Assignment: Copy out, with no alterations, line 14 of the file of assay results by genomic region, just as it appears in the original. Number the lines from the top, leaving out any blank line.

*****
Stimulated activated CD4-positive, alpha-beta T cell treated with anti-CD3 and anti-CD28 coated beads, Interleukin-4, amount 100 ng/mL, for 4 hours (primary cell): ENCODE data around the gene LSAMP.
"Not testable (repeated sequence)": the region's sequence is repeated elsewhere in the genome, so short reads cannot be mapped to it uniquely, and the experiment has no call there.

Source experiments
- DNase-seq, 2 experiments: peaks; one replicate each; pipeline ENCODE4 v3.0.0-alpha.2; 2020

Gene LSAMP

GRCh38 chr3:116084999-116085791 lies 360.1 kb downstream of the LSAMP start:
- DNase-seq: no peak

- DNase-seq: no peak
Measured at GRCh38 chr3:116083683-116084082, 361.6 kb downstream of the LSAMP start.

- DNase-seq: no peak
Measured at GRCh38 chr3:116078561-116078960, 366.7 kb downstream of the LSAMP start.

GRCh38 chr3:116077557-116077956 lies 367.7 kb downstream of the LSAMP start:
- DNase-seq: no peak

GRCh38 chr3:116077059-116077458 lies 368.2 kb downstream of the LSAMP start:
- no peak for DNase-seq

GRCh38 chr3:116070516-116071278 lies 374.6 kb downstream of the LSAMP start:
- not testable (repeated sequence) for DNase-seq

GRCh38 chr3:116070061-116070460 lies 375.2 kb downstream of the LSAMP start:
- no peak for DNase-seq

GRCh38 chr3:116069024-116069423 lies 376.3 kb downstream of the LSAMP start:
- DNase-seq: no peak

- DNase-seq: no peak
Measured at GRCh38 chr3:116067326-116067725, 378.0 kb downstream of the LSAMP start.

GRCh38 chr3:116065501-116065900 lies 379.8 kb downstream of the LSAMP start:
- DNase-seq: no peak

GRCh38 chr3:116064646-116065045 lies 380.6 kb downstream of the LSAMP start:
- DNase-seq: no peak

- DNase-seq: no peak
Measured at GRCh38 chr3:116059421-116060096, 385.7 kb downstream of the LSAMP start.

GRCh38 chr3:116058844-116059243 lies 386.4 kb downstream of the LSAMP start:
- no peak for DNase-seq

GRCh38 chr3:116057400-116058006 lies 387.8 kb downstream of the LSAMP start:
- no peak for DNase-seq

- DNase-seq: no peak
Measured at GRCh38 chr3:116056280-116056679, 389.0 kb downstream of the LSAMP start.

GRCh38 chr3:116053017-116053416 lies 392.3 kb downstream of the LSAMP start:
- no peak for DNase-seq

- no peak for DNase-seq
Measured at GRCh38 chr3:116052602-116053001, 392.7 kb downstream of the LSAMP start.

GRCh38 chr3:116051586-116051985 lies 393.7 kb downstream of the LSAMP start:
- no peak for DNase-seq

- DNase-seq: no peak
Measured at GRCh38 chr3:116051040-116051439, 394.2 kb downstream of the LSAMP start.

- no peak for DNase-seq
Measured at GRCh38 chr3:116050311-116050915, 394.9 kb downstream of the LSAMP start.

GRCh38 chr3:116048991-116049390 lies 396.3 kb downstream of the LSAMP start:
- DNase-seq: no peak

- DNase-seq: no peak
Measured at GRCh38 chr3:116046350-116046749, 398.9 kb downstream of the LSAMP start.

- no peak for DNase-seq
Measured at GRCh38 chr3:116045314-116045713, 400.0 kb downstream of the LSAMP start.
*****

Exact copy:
GRCh38 chr3:116077059-116077458 lies 368.2 kb downstream of the LSAMP start: